Buffett fans, known as Parrotheads, often held tailgate parties in the parking lot before a concert. This same video crew would record some of these parties. They’d then quickly edit a couple of vignettes together that played at the concert later that night in the breaks. And so, fans got to see themselves up on the large screens.
Universal’s producer was allowed to go down to Buffett’s offices in Palm Beach and under the supervision of Mike Ramos, Jimmy’s personal assistant, copied portions of these concerts, tailgating vignettes, music videos, and other content to be used in our two-hour compilation for the restaurant.
Video playing on screens at Margaritaville Café at CityWalk.
Since the audio mix for the concert recordings came from the live sound board, there were no mics on the audience itself. These mixes, which were quite good, lacked the loud cheering, applause, singalongs, and general ambience of a live crowd. Our post production sound mixer, Bob Bass, came up with the perfect solution. On a weekend, he brought in volunteers from the local Parrothead Club. Fueled by pizza and beer, they happily reacted to the video playback of the concert segments. Bob recorded these and mixed them into the final track to augment the live band. The result was a more authentic live mix.
We wrapped these two videos up in late 1998, when Jimmy Buffett also coincidentally was playing Orlando on his tour. Jimmy with several band members swung by Century III to do some quick overdubs. Much of his later material was recorded in pieces and parts at various studios and then later assembled and mixed. So, the band always travelled with some mobile recording capability. Unfortunately, I found out about their presence a bit late and missed meeting Jimmy myself. However, I did chat for a few moments with Michael Utley (producer/arranger/keyboardist) and Mac McAnally (co-writer/guitarist/vocals).
Meeting Mike Ramos
When I realized Mike Ramos (“Ramos, where’s the hidden track!”) was the person working with Oliver on the video project, I begged him to ask Mike to sign my Banana Wind CD. Mike not only autographed it but took it back to West Palm Beach and got Jimmy to do the same. Mike included the line from the end of the Banana Wind CD right before Jimmy performs the hidden track Treetop Flyer above his autograph.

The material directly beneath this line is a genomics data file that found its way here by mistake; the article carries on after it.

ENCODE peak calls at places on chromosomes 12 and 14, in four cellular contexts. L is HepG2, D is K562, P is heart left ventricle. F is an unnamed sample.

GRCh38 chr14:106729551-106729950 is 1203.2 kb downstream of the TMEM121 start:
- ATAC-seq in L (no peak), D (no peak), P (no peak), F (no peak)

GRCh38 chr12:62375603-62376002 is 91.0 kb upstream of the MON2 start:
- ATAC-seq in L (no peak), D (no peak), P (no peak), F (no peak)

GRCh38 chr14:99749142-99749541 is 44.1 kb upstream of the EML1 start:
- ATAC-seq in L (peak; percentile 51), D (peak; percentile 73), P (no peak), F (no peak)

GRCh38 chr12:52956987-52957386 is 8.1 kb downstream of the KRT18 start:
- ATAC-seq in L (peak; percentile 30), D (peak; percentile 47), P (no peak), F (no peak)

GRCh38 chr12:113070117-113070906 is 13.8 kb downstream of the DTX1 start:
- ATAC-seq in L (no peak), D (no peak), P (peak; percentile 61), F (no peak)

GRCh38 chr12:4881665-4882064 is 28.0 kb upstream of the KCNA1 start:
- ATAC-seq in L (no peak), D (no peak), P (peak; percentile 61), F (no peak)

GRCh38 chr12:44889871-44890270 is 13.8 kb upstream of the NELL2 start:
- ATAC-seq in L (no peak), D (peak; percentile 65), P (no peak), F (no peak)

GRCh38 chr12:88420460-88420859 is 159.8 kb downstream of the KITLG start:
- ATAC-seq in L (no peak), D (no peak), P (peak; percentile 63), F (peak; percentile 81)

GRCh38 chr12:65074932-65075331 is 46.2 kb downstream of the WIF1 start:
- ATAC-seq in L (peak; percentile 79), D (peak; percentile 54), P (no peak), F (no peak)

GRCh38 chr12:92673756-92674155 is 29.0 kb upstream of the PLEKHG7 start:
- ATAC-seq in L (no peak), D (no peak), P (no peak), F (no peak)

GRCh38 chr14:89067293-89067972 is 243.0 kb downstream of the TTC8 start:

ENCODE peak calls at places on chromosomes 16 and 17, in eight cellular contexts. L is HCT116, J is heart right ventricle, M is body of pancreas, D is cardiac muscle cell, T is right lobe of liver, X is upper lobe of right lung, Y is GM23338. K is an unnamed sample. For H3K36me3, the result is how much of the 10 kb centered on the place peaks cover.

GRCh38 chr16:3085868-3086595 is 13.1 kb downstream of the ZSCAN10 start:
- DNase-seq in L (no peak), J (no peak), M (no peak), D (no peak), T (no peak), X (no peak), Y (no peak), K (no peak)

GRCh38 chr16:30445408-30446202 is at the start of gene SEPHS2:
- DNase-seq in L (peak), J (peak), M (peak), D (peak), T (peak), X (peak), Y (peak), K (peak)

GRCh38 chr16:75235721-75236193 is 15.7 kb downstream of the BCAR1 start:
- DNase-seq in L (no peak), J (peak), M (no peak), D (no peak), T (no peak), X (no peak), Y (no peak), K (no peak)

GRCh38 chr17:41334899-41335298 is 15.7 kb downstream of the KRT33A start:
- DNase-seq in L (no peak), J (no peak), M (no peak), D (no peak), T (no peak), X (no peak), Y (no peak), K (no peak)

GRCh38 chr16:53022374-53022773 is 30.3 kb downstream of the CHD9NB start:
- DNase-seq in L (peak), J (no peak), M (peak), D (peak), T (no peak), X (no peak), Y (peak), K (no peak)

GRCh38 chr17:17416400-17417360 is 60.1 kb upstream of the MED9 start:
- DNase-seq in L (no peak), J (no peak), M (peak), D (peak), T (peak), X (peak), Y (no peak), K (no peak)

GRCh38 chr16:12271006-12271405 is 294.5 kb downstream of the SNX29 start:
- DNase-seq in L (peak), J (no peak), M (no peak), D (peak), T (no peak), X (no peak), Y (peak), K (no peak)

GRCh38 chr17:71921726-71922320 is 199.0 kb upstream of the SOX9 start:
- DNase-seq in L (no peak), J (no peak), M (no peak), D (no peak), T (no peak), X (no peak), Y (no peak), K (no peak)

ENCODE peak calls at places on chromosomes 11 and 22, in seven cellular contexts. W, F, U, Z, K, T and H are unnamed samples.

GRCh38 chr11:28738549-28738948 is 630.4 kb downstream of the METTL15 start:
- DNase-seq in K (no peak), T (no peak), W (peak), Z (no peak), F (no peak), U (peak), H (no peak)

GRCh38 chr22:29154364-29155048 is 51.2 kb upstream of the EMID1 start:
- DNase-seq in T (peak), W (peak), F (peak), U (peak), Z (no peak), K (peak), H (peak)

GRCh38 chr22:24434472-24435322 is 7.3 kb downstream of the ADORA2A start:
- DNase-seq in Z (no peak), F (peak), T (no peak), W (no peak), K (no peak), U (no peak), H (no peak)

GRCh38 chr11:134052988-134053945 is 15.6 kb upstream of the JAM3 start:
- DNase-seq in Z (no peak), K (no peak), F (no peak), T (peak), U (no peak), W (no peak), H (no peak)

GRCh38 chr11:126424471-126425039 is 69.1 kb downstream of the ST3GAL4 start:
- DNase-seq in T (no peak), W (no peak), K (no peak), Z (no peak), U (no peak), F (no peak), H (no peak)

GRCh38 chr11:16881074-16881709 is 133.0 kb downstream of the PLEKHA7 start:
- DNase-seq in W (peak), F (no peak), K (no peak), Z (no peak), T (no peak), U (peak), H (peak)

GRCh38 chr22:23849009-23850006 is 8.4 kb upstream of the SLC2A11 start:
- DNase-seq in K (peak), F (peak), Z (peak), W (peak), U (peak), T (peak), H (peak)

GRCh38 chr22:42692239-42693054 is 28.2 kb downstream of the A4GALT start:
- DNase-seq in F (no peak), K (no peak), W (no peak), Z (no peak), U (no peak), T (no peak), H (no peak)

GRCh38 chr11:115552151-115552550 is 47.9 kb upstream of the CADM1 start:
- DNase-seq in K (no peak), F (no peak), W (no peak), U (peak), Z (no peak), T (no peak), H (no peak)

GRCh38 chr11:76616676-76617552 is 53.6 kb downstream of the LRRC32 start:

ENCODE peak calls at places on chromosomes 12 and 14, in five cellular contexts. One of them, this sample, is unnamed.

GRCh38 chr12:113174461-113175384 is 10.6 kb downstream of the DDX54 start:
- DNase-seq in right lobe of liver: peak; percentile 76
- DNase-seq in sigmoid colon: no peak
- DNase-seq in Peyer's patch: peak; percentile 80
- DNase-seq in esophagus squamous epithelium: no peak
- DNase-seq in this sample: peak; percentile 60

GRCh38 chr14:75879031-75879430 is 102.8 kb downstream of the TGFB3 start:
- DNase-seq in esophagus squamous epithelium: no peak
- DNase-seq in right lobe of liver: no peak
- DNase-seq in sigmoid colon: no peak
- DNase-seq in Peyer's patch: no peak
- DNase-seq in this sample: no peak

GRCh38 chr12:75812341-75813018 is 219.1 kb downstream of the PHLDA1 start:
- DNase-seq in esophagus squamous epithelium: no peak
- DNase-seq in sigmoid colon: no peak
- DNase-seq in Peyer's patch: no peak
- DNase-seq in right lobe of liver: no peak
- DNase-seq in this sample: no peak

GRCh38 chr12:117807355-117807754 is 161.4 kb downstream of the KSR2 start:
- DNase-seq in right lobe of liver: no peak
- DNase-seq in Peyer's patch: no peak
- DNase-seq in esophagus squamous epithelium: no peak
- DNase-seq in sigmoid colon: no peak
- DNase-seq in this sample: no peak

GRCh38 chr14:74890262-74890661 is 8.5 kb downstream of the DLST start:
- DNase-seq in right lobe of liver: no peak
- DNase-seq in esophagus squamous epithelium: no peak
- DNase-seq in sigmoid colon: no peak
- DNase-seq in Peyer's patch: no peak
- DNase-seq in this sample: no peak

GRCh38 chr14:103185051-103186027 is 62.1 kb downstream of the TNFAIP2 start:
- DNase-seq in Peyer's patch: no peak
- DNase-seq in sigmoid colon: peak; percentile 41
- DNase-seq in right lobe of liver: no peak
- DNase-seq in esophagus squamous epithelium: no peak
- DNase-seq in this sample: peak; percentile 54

When he found out I was going to see Jimmy perform at the “O”rena in December 1998, he gave us backstage passes to a preview party but the friend I was going with was in an auto accident on the way to the concert and we were not able to attend the party.
The above photo is of Kim Peters and Mike Ramos in the video editing studio at Century III Teleproductions at Universal Studios in Orlando, Florida.
Comments from the original Orlando Memory site
Video Editor Oliver Peters
Listen to an interview with CIIIs award winning editor, Oliver Peters from May 2011.
Oliver Peters worked for Century III Teleproductions from 1985 until he left in 2002 to form his own company. Over the course of seventeen years, Oliver held the positions of videotape editor, project manager and operations manager. CIII was first located in the old Bee Jay Recording Studios on Eggleston Avenue in Winter Park, Florida, but relocated in 1989 to Universal Studios after being selected from many production houses to be the postproduction facility on the back lot at Universal Studios. During this time period, Orlando garnered the name “Hollywood East” due to the filming/taping and postproduction of films and television series in the Central Florida area.
Oliver is currently involved in production and postproduction of commercial and corporate projects; he is a writer for Videography and other industry magazines in print and online; he is a presenter at conventions around the country; a guest instructor at Valencia State College and Full Sail, and he shares his knowledge of editing systems and techniques as a consultant to television stations and production houses around the country. His web site is www.OliverPeters.com
The interview was conducted in May 2011 by his wife and Orlando Public Library staff member, Kim Peters.
All stills from the video archive of Oliver Peters.
Oliver Peters worked for Century III (CIII - Century 3) Teleproductions from 1985 until he left in 2002 to form his own company. Over the course of seventeen years, Oliver held the positions of videotape editor, project manager and operations manager. CIII was first located in the old Bee Jay Recording Studios on Eggleston Avenue in Winter Park, Florida, but relocated in 1989 to Universal Studios after being selected from many production houses to be the post production facility on the back lot at Universal Studios. During this time period, Orlando garnered the name "Hollywood East" due to the filming/taping and post production of films and television series in the Central Florida area.
Oliver is currently involved in production and post production of commercial and corporate projects; he is a writer for Videography and other industry magazines in print and online; he is a presenter at conventions around the country; a guest instructor at Valencia State College and Full Sail, and he shares his knowledge of editing systems and techniques as a consultant to television stations and production houses around the country. His web site is www.OliverPeters.com
The interviewer is his wife and Orlando Public Library staff member, Kim Peters.